Hard of hearing students can also struggle with phonemic awareness and phonics instruction in primary grades.  Hearing loss can cause other academic problems for the student. Another significant challenge that students with hearing loss face is not fitting in. These challenges can make a classroom feel very unwelcoming or even frightening.

How to Best Help these Students in the Classroom


Students hard of hearing are often given preferential seating. This is an accommodation that we see often, but it means different things for different students. For students with hearing loss, it means sitting close to the most commonly used area for visuals. An ideal seating arrangement for this is a circle or horseshoe shape seating arrangement. Students also need to see the teacher and the board, or wherever the central visual area is for the classroom.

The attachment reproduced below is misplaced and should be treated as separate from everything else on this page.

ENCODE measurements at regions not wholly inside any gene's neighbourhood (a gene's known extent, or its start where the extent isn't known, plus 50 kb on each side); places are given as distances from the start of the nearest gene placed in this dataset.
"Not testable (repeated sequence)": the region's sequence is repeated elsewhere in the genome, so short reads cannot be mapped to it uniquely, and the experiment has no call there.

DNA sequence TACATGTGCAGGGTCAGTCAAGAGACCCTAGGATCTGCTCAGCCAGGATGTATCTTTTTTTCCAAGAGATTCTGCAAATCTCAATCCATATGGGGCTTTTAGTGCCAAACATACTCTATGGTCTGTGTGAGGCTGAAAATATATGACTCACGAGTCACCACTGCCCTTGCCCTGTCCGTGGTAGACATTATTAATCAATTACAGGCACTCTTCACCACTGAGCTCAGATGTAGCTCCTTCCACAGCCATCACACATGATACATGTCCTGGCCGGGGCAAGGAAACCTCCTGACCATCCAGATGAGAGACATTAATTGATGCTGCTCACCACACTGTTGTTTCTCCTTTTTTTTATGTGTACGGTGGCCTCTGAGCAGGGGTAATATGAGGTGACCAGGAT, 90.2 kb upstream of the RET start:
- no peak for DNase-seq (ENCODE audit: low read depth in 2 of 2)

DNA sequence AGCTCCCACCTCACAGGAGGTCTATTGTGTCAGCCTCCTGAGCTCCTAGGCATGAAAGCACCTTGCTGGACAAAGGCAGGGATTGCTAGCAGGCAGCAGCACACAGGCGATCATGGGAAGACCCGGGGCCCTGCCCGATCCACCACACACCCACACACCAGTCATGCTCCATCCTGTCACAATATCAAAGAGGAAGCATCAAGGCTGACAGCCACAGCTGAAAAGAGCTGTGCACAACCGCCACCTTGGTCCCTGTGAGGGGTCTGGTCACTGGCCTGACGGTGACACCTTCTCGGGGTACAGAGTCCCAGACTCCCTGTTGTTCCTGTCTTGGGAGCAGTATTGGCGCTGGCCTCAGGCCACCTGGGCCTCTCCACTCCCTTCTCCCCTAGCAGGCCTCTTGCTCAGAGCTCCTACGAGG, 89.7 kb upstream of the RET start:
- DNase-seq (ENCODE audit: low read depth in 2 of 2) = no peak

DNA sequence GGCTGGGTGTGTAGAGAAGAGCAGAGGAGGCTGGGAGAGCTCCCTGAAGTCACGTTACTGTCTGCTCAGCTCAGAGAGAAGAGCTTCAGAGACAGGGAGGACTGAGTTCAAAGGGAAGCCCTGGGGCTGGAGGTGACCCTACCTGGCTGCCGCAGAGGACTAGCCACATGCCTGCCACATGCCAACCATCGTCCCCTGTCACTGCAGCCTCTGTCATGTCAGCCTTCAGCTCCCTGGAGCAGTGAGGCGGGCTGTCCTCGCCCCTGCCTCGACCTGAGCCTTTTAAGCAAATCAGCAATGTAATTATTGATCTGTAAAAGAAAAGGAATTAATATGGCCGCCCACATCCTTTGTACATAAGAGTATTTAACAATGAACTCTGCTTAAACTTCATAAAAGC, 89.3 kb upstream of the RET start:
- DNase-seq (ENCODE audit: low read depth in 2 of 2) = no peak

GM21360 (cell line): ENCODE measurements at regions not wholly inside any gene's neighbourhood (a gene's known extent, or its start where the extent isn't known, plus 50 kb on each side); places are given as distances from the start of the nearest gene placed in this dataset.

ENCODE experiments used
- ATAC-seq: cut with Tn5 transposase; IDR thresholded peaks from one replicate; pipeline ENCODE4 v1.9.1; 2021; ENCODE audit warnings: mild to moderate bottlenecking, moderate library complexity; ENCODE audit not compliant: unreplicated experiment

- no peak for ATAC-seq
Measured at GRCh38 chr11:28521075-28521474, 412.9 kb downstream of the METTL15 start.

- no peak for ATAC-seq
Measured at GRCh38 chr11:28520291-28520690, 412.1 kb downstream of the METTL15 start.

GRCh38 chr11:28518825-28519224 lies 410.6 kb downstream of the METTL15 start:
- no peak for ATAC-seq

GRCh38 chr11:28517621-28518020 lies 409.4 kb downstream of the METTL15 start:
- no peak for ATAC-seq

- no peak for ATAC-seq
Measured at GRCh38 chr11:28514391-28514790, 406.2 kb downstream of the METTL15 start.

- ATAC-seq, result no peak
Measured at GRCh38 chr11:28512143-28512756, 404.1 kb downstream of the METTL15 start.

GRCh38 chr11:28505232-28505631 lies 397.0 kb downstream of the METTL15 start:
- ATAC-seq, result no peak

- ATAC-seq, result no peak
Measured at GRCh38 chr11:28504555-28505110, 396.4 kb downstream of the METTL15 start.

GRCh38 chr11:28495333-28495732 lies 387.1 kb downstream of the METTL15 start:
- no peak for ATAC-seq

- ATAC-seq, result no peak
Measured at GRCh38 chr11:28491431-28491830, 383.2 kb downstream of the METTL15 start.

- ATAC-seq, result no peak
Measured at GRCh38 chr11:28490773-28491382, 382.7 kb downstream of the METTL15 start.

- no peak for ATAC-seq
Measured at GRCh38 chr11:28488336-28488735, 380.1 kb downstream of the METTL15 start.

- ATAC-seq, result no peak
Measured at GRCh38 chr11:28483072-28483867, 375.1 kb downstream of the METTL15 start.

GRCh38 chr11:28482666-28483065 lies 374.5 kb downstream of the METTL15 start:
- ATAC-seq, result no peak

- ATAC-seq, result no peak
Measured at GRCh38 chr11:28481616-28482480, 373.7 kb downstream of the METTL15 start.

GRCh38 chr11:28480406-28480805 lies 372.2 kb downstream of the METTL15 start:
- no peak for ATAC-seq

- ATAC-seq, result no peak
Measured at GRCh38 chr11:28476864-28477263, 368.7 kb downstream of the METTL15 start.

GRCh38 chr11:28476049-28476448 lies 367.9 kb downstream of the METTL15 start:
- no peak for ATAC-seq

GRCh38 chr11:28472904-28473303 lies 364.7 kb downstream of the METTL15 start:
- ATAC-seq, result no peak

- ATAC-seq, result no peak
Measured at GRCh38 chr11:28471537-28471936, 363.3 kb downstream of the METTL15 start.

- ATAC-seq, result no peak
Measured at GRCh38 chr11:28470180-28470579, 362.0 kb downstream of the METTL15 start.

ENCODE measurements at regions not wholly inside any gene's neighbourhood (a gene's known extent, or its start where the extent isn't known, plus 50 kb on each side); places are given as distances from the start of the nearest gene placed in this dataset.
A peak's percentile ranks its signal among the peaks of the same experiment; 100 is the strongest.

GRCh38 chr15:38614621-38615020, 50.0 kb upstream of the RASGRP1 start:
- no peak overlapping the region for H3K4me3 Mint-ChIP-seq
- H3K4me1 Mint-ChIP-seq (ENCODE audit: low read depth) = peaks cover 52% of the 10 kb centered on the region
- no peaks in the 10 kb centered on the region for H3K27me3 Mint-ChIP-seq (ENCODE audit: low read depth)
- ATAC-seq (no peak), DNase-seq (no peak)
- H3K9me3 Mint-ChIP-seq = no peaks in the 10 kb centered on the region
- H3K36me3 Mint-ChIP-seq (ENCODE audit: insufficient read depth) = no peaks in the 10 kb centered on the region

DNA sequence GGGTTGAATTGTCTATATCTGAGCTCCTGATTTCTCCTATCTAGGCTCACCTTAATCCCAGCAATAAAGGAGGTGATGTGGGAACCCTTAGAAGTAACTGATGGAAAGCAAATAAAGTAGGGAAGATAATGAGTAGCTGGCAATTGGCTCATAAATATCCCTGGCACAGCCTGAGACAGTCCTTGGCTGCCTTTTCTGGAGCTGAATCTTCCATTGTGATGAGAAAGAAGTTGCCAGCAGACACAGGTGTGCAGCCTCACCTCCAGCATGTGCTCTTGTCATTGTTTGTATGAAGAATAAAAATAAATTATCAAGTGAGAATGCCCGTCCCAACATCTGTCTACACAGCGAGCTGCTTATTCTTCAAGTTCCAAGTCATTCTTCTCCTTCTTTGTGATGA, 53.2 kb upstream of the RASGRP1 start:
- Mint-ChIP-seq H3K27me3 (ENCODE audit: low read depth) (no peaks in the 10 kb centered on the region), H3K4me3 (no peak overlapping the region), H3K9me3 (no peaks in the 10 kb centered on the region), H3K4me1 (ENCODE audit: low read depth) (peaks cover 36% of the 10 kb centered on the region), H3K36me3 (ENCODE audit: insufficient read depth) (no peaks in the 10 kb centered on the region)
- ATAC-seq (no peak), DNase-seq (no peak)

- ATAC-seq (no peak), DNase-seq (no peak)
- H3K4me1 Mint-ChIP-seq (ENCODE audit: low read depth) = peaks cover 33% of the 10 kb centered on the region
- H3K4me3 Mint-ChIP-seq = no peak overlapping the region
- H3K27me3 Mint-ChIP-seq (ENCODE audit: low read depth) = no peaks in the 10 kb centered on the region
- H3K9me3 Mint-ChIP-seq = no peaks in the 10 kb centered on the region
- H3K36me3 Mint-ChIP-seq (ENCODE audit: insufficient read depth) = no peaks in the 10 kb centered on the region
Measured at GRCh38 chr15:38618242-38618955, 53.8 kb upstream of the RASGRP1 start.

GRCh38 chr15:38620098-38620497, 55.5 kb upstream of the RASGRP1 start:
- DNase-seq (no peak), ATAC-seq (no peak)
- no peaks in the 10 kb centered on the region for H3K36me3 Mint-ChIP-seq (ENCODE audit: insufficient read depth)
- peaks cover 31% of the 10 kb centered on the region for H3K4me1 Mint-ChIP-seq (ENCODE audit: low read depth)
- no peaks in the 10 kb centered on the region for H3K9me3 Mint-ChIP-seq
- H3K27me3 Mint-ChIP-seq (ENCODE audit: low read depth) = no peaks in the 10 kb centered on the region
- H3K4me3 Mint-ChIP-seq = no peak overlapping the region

Face Students While Teaching

Some students can read lips. Therefore, you must face students when you are speaking to them. Try to eliminate the habit of speaking while doing other things, like passing out papers. Speak slowly and clearly to help the students with hearing loss understand what is being said.  This can help the other students as well. Shouting or speaking very loudly does not help with lip reading. This can distort your mouth and face in such a way that would make lip reading nearly impossible.